Mars Campers is a quick growing and successful young company turning out a surprisingly high volume of value-packed trailers.
The entire Mars range offers exceptionally good value for money. The campers are built overseas and assembled in Australia, presenting well, with a solid manufacturing quality. Mars runs rings around many competitors by producing a solid tub and chassis, and it goes to the extra trouble of galvanising the entire construction before painting. I have no doubt that this process will extend the lifespan of the modules for many light years.
Design & Construction
From the nose cone back, the Ranger has a lot to offer. The polyblock coupling sits out front a 100x50x3mm A-frame drawbar and continues on to a square-sectioned chassis. There’s a separate handbrake for the 10in electric brakes and Celso had replaced the swing-down jockey wheel with a bolt-on pneumatic style as he knew I hated pivoting versions. Both are options, so take your pick.
Mars uses a large amount of checkerplate aluminium for the tool box construction, as well as for extra stone protection on front of the tub and mudguard steps. It’s very practical, lightweight, and provides a pleasing visual offset to the dark grey tub and light grey tent and PVC tonneau cover.
The tub itself is made from 2mm galvanised and hammertone-painted steel. All of the welded construction seems very pleasing, with a distinct eye for detail setting it apart from many other imports.
The tub dimensions are 1200x2030mm and it provides plenty of storage for those long space adventures with its 490mm depth.
Out on the guards is a 9kg gas bottle and 20L jerry can holder, however I understand that later versions will have 4.5kg gas bottle holders as the larger ones sit proud of the trailer width.
The softfloor tent unfolded and assembled relatively easily, revealing a large internal living space. The support frame is fairly standard for a softfloor and reasonably strong with heavier tubular steel bows than many in its class. The canvas is an imported 14oz fabric with no tropical roof as standard.
There are two doors and plenty of windows, all with suitable awnings, enclosures and midge-proof flyscreens. The enclosure is very large, with 2.30x5.35 metres of ground space as well as the queen size foam mattress up front, accessed by a simple ladder. The entire tent is lined with a sewn-in PVC floor with a zippered section for access to the RHS side of the trailer.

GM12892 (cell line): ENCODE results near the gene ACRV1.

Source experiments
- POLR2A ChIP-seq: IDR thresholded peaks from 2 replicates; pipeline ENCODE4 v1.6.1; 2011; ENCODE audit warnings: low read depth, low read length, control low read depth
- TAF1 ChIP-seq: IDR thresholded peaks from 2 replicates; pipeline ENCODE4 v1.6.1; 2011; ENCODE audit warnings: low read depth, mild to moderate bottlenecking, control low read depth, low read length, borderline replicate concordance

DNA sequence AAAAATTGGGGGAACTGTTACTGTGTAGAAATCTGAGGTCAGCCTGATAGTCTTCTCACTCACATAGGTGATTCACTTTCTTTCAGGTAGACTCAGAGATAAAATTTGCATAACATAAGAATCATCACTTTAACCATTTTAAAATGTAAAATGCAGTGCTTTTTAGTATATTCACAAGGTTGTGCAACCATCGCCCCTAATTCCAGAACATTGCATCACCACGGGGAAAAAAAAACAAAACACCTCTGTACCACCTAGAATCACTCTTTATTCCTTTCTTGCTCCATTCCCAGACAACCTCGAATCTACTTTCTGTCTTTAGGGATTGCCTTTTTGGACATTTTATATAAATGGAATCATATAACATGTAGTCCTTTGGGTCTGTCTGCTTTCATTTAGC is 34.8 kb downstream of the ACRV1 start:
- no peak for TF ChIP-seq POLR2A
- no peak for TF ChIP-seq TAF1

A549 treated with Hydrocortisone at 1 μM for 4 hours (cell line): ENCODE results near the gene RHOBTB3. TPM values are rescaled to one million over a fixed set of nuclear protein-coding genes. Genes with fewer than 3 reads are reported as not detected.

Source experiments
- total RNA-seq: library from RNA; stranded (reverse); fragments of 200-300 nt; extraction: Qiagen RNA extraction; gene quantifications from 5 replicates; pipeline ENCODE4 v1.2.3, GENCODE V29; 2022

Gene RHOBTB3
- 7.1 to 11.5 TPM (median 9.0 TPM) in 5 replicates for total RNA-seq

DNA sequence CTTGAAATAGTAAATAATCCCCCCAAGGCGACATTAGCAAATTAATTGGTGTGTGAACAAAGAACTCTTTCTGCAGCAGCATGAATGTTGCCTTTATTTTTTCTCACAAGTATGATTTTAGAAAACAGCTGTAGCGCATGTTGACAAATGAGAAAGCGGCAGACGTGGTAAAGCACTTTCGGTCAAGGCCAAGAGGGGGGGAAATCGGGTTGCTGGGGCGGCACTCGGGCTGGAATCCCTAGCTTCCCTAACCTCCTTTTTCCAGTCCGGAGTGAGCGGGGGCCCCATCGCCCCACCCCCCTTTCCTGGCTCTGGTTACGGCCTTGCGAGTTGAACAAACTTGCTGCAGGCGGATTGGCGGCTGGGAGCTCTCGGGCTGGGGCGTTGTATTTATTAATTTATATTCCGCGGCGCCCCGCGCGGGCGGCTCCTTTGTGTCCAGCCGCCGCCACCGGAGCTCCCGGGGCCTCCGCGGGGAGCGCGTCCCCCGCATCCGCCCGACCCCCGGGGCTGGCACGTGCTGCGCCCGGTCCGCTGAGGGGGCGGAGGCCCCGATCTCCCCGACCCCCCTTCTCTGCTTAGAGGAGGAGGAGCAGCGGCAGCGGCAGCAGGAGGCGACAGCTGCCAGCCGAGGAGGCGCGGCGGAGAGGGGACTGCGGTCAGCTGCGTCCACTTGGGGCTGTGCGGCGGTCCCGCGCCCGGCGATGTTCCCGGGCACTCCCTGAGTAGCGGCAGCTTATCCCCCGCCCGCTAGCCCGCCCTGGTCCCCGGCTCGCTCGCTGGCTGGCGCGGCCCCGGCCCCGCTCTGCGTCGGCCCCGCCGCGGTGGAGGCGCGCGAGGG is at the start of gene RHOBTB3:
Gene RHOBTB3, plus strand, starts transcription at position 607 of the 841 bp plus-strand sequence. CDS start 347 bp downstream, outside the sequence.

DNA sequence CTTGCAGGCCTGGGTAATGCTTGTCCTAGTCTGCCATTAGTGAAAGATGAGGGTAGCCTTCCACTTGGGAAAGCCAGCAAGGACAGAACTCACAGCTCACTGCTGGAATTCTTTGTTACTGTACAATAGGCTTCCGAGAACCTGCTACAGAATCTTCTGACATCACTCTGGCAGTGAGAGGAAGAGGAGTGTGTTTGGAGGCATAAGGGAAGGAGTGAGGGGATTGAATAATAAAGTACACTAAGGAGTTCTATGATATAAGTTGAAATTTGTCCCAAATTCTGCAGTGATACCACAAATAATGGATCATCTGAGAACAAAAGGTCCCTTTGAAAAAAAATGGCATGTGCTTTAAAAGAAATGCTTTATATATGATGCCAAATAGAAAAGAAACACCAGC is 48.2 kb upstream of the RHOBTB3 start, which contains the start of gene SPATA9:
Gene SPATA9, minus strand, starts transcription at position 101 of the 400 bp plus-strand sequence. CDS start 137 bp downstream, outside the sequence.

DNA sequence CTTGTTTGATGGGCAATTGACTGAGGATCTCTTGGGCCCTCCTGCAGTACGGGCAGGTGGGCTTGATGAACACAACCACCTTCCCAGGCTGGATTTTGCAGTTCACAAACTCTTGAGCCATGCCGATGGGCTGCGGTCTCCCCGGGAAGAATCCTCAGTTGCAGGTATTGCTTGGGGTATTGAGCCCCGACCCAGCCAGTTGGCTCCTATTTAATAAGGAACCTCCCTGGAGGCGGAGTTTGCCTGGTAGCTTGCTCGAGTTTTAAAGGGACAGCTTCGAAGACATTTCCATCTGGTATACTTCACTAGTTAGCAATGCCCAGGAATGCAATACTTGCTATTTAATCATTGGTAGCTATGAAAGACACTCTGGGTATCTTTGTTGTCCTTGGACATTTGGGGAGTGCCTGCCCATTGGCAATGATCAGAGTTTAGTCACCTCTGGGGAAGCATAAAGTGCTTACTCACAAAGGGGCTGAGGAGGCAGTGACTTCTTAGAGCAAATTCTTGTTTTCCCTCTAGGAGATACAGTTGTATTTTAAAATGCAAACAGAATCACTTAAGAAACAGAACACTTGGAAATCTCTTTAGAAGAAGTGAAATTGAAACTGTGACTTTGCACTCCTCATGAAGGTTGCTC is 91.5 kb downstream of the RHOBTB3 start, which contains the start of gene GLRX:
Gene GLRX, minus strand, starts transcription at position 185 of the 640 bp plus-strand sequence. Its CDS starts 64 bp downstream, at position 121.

There are full side-wall enclosures with doors and screens for the entire awning, plus a floor, and even a further full-length awning which extends from the first for extra liveability on a long stay. That is an amazing amount of roof footprint for a budget camper.
The surprises continue when you unlatch the tail gate and fold out a full stainless steel kitchen complete with pressurised water pump, tap and sink, as well as a sliding utensils drawer on smooth tracks. There’s fold-out extended bench space and still room for some storage for dishwashing liquid and kitchen necessities under the sink.
There is no stove, nor battery for the water pump supplied in the basic kit price, which I don’t see as a problem as most campers will already have a portable stove — and it allows the option of battery size, chargers and other accessories.
The Wrap Up
Mars Campers is a company on the move, and it’s a serious contender in the Australian camper trailer market. It offers an incredible amount of space, accessories, standard inclusions and quality construction for a module in this price range.
The Ranger softfloor simply runs rings around many competitors.
Hits & Misses
- Good tent size
- Practical stainless kitchen
- Strong construction
- Honest value for money
I would’ve liked…
- Change the lock on toolbox
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Check out the full review in issue #81 October 2014 of Camper Trailer Australia magazine. Subscribe today for all the latest camper trailer news, reviews and travel inspiration.